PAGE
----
2012 California almond production is forecast at a record-breaking 2.10 billion meat pounds, according to the National Agricultural Statistics Service (NASS).

NASS’ 2012 California almond objective measurement report estimate released June 29 is 5 percent higher than the agency’s subjective forecast in May, and 3 percent above last year's crop. 

This year’s forecast is based on 780,000 bearing acres.

Production for the Nonpareil variety is forecast at 730 million meat pounds, 7 percent below last year’s deliveries. The Nonpareil variety represents 35 percent of California’s total almond production.

The average almond nut set per tree is 7,048, down 4 percent from last year. The Nonpareil average nut set of 6,571 is down 12 percent from last year’s set.

California varieties’ average nut set at 6,845 is up 5 percent from last year.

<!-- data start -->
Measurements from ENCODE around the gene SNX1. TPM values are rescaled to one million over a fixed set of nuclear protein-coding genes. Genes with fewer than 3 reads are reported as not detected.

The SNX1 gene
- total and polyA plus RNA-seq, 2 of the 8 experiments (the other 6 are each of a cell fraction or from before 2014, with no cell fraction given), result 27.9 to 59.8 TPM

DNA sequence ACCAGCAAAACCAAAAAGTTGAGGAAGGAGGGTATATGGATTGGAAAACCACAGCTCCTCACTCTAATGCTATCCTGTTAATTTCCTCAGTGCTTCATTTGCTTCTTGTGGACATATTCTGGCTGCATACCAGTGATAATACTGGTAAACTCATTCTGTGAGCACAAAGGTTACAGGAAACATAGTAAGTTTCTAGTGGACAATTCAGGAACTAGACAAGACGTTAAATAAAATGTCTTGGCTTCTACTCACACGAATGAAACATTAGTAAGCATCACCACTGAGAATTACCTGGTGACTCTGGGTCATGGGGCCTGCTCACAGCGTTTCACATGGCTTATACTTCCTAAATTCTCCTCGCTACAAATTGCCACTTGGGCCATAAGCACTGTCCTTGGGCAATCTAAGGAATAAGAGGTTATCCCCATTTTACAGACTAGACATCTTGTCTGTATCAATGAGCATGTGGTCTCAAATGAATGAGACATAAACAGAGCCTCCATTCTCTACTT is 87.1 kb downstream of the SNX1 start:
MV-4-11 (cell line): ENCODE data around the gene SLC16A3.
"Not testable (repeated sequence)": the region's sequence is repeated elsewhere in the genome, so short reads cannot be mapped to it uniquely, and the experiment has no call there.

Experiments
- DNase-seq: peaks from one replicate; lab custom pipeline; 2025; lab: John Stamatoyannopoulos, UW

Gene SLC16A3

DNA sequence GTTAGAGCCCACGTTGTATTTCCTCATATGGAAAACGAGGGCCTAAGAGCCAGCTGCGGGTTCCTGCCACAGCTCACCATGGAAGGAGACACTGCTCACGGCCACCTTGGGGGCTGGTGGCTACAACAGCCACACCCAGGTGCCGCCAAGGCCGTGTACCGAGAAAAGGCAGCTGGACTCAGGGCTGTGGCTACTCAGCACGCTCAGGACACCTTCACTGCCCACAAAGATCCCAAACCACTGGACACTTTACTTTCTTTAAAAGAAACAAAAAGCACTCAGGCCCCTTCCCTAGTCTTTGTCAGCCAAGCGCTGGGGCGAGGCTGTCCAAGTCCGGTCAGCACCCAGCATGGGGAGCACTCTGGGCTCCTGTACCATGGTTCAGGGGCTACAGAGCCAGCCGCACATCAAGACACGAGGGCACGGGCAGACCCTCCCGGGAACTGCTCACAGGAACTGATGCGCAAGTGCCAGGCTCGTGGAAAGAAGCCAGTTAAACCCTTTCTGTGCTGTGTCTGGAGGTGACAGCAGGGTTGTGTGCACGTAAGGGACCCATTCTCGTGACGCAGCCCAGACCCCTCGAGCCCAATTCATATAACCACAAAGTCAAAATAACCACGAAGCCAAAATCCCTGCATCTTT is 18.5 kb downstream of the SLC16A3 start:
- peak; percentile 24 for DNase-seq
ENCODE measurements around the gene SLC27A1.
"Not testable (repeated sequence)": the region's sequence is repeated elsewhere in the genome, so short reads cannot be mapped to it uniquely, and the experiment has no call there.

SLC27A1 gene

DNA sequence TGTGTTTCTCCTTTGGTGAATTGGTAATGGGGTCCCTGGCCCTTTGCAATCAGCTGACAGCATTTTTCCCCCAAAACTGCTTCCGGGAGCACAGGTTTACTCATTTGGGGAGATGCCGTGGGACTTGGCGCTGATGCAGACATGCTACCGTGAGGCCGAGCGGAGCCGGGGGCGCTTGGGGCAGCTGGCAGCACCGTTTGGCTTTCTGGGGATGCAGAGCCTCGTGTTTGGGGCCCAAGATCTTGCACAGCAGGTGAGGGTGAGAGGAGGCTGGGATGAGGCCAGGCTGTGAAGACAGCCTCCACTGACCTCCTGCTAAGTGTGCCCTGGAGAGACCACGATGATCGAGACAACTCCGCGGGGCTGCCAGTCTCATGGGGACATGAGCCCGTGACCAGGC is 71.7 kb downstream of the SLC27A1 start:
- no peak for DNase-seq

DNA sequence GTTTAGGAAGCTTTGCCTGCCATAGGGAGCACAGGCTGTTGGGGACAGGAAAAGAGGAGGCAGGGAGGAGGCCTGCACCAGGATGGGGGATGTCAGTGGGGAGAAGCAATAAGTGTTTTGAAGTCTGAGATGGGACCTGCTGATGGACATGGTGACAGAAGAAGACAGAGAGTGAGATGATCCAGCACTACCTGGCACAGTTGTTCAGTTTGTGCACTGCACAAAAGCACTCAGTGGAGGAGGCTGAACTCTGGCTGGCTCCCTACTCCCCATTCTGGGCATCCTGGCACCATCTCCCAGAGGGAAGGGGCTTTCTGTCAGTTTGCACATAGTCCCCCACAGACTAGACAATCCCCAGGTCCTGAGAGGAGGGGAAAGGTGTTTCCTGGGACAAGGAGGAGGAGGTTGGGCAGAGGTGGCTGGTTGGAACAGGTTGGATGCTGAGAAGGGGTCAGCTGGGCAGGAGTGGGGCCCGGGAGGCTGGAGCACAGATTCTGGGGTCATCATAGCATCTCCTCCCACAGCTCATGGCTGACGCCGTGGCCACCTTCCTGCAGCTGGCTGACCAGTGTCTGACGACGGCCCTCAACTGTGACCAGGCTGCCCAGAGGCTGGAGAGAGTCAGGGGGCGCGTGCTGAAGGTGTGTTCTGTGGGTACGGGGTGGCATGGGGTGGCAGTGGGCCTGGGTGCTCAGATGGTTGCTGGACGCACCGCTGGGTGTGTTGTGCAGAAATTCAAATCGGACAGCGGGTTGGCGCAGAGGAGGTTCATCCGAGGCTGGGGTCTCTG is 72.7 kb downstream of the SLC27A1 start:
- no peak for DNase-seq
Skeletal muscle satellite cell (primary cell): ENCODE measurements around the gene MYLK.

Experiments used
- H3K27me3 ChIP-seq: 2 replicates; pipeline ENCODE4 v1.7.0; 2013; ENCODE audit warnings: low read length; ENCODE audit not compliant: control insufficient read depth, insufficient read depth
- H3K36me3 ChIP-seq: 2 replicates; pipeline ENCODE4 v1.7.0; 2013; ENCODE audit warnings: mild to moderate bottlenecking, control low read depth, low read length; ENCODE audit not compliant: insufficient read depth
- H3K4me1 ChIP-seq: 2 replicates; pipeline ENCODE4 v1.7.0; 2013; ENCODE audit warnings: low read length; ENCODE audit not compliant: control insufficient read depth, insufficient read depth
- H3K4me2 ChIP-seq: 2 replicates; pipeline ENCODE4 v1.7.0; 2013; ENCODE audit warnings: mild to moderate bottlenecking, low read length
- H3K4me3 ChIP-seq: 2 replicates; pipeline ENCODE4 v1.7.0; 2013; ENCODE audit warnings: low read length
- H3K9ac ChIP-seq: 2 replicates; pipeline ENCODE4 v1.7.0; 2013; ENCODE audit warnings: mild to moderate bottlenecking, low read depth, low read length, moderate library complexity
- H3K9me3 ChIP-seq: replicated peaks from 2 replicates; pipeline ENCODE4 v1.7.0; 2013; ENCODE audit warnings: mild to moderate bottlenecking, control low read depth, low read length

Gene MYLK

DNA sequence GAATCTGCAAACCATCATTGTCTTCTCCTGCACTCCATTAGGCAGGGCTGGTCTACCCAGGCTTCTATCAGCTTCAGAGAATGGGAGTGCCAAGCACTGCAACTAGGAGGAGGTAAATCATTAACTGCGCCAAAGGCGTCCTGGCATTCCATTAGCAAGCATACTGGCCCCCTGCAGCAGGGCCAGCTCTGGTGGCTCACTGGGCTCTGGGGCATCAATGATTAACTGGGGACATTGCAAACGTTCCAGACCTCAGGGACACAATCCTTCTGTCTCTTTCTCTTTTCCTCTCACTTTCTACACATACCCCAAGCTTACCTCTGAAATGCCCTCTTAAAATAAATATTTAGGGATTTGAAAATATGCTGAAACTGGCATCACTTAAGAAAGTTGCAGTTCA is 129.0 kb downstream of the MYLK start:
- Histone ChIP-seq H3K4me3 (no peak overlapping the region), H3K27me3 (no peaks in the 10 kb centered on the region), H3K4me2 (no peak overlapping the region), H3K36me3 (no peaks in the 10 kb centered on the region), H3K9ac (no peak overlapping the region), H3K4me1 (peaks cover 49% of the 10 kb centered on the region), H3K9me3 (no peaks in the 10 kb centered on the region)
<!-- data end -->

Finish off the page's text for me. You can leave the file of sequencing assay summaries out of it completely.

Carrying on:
The average kernel weight for all varieties sampled was 1.48 grams, 1 percent below last year. The Nonpareil average kernel weight was 1.64, up 3 percent from last year. A total of 99.1 percent of all nuts sized were sound.

The 2012 California almond crop began with a warm and dry February which created favorable bloom conditions for almond trees. The 2012 bloom period was shorter than last year, but excellent weather made up for the shorter overlap. Chilling hours were plentiful. 

An early March frost resulted in some spotty damage in the southern San Joaquin Valley. An early April hailstorm impacted orchards in Merced County.

Growing weather in the Sacramento Valley has been near ideal. A heavier than normal drop was reported in the San Joaquin Valley.

Across the state, lower limb death was higher than last year. Disease and insect pressure have been minimal.

The NASS survey began May 29 and sampling was completed by June 18. There were 1,746 trees sampled for this year’s survey in 873 orchards.

The objective measurement survey is funded by the Almond Board of California.